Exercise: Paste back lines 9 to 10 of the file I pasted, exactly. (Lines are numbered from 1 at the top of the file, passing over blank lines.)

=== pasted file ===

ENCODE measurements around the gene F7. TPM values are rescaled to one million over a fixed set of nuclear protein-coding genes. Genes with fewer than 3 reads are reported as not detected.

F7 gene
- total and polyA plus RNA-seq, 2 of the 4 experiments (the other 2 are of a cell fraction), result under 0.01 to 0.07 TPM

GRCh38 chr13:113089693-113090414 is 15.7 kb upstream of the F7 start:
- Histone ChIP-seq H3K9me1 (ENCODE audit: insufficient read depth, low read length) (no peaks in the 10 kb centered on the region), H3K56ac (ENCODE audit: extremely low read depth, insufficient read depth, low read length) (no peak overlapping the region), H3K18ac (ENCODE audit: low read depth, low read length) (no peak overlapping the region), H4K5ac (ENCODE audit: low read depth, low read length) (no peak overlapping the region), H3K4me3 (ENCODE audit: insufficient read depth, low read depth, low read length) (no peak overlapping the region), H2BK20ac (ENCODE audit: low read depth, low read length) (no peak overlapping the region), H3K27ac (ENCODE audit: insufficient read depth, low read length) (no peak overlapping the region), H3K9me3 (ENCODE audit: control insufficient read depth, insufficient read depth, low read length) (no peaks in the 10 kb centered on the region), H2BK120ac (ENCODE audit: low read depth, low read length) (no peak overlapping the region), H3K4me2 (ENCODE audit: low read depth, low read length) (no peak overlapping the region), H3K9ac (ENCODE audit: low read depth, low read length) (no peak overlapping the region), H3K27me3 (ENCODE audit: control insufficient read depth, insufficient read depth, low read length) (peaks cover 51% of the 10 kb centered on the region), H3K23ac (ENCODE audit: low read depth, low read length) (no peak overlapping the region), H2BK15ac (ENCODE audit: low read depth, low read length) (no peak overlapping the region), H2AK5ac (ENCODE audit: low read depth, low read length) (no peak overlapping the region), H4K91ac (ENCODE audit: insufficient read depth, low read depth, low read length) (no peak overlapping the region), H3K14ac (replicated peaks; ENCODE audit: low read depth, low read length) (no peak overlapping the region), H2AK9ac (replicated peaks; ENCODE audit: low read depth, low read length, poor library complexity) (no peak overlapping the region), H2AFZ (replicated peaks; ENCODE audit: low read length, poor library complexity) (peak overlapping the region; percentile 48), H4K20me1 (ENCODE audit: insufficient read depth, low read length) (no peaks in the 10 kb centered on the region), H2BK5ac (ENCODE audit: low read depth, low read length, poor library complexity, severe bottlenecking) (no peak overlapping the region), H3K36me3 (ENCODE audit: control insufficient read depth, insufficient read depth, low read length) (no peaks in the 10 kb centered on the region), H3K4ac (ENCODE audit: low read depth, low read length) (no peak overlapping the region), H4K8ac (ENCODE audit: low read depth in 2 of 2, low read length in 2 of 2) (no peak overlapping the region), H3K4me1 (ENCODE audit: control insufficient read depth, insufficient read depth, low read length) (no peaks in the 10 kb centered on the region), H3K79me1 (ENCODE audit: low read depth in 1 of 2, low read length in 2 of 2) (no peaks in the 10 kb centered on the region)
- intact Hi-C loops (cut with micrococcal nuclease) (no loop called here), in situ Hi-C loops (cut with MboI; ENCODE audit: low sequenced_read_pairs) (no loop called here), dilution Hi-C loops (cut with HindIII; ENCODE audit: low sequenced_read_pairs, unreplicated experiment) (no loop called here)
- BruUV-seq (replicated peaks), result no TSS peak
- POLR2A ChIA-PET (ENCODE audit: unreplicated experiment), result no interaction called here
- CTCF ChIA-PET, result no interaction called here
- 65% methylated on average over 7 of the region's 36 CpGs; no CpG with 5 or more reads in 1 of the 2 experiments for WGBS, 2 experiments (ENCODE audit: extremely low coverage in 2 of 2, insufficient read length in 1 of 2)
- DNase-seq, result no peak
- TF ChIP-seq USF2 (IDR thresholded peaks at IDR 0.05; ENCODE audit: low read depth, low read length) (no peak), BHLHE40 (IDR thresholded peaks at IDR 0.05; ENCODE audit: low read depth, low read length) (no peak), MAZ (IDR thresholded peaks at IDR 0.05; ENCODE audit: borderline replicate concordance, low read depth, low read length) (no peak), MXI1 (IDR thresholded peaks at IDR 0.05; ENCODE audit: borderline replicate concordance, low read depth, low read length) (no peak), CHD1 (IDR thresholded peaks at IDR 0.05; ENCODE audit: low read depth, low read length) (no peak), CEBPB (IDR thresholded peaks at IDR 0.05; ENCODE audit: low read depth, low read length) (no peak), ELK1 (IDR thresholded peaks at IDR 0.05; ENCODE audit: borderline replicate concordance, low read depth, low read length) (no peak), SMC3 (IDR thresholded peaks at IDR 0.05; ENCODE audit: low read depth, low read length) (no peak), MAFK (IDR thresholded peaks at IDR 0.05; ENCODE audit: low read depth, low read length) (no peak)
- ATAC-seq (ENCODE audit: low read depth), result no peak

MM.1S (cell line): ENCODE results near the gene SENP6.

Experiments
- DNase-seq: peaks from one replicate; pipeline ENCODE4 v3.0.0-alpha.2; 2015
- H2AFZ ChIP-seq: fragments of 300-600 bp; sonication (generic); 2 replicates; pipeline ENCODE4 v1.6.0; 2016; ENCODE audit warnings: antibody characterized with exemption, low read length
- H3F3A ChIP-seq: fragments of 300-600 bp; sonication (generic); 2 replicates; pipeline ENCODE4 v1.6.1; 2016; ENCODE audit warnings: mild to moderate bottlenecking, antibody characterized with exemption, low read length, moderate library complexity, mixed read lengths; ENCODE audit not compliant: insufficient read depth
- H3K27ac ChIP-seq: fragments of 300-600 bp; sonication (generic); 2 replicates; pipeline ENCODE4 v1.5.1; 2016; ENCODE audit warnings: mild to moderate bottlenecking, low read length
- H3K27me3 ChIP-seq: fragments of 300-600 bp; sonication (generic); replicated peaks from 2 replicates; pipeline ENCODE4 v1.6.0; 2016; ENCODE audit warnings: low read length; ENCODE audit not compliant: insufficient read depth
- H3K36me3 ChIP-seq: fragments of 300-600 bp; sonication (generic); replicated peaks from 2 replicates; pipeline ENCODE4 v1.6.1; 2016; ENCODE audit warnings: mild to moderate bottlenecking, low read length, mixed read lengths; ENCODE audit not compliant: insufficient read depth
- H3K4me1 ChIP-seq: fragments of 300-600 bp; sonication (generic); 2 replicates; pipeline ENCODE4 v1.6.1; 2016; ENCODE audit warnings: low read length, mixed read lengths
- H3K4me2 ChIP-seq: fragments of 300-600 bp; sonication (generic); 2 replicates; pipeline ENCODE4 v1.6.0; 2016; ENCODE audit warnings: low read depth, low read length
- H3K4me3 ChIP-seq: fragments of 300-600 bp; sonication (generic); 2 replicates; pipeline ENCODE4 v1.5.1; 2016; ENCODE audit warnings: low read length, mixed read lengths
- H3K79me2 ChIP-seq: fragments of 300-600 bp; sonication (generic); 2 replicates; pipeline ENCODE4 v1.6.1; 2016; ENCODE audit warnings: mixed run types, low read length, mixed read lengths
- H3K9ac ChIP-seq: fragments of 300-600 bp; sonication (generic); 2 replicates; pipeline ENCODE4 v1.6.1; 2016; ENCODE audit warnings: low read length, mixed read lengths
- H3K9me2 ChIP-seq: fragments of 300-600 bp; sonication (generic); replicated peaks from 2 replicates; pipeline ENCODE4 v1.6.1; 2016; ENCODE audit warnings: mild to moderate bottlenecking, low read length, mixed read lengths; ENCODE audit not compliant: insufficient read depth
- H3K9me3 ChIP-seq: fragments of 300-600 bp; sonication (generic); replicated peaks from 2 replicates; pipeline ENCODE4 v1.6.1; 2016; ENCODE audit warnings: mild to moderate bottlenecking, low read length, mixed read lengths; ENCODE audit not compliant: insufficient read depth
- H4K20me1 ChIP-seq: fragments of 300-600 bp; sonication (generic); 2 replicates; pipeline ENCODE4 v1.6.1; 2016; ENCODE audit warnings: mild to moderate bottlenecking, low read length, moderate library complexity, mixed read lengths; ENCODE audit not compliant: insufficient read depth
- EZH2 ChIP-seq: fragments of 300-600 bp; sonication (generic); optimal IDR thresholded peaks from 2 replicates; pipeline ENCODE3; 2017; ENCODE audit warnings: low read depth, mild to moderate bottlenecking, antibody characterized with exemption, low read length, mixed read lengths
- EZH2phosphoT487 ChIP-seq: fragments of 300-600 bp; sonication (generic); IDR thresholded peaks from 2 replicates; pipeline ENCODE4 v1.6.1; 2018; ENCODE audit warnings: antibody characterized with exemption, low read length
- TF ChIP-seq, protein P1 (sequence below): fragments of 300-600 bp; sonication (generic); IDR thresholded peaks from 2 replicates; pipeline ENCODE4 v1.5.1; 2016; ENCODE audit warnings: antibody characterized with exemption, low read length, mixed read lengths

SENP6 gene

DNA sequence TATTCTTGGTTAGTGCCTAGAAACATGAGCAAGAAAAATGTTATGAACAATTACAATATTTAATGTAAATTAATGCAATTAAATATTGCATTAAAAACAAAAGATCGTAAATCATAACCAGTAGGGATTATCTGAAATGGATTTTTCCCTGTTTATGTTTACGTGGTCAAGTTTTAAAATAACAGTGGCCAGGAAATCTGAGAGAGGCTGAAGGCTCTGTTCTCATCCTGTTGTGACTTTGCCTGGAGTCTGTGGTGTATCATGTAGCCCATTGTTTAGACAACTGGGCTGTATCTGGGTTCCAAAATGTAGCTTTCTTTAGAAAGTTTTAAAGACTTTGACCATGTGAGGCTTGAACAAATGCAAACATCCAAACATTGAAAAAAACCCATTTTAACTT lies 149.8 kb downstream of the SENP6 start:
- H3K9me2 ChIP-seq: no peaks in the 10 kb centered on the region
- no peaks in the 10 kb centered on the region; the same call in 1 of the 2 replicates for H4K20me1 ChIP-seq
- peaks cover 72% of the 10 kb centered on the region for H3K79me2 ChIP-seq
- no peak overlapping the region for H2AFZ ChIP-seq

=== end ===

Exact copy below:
- CTCF ChIA-PET, result no interaction called here
- 65% methylated on average over 7 of the region's 36 CpGs; no CpG with 5 or more reads in 1 of the 2 experiments for WGBS, 2 experiments (ENCODE audit: extremely low coverage in 2 of 2, insufficient read length in 1 of 2)